- 0Apr 8, '10 by queenjulieI am a new CNA and will be starting nursing school this fall. An acquaintance just asked me if I was interested in helping out her mother, who is recovering from a broken hip and cannot be left at home alone. If I decide to work for her as a private CNA, what should I keep in mind? I will need liability insurance, right? If so, do you have any advice on what company to get it from? Are there other liability or safety issues I need to think about? Any general advice? I've been self-employed for years as a copyeditor, but I'm a brand-new CNA in North Carolina and haven't worked in the medical field before. Thanks!
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- 0Apr 8, '10 by caliotter3You should draw up a written contract. I saw an example one time but haven't been able to find it since. It does not have to be elaborate. They should be taking out your employment taxes for you. If they do not, then you are responsible. Some research on the internet should help you with that aspect. A resource for liability insurance is www.nso.com. Best to meet with the lady and her family and have the ground rules laid out. You should not encounter any difficulties. Make certain that if you are to be alone with the lady, that you have a list of emergency contacts and that you discuss emergency actions. Let everyone know that if something happens while the family is away, you will call 911 immediately, then call them, if it is life threatening. Also don't forget to ask them if they would be willing to act as references in the future!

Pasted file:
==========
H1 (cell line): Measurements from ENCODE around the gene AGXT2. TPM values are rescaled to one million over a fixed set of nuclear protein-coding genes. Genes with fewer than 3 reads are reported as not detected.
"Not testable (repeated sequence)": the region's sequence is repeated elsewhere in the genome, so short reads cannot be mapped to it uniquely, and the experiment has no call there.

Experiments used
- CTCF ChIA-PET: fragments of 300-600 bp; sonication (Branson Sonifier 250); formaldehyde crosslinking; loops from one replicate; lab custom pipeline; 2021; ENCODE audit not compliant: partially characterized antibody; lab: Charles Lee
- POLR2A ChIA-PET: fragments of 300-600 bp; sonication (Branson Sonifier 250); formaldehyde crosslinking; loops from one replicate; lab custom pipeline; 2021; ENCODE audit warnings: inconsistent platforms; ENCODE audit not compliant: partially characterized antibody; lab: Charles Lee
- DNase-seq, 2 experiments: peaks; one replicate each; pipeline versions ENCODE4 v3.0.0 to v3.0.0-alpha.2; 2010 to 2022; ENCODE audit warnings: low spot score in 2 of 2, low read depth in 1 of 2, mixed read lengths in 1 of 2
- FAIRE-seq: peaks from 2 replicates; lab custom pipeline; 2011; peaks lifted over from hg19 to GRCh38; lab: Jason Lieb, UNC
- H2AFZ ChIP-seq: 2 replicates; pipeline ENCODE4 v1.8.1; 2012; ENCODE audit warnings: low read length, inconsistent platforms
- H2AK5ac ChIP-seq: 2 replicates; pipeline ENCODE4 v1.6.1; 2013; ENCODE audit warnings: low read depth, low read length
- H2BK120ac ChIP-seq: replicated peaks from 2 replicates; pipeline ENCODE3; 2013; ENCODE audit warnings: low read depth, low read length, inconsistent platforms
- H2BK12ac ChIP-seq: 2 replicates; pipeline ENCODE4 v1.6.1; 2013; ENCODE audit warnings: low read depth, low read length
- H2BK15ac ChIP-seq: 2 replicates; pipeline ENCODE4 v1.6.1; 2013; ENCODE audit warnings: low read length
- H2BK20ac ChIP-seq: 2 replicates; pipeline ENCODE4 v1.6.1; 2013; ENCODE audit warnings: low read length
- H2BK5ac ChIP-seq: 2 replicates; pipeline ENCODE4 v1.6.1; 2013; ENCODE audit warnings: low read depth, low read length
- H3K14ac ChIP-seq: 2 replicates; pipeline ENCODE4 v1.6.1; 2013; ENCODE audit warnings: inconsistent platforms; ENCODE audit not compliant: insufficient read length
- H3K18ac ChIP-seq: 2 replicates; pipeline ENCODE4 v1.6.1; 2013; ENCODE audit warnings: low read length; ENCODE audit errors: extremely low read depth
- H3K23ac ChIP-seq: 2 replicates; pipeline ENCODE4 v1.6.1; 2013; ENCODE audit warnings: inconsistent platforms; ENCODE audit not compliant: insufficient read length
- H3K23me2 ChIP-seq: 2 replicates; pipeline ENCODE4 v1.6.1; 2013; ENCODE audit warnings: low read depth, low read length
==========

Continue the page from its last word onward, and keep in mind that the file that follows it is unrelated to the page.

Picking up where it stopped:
- 0Apr 8, '10 by KtHospiceRNCMI have been a CNA for 8 years in Illinois (the past 5 years in Home Health/Hospice), I will be starting the nursing program this fall also (Congrats!).
I currently have 2 people I care for "on the side" and have had others in the past. I have not met any CNAs/caregivers that have liability insurance. Also, with private caregiving, it is usually cash paying. If the client wishes to report the money paid for caregiving they usually go through an Agency so they receive a 1099.
As the last post says, you should have a very clear understanding as to what they are wanting you to do and what to do should an issue arise (call 911, call a family member, etc).
- 0Apr 8, '10 by nursejoy1Also, Check with your state agency to find out what you need to do to ensure that you retain your certification. For example- in Alabama, you must work a minimum of 8 hours in a long term care facility every 2 years as well as get a minimum of 24 contact hours of continuing education in the same time frame. I did the private CNA gig for 8 years and loved it. Best of luck to you.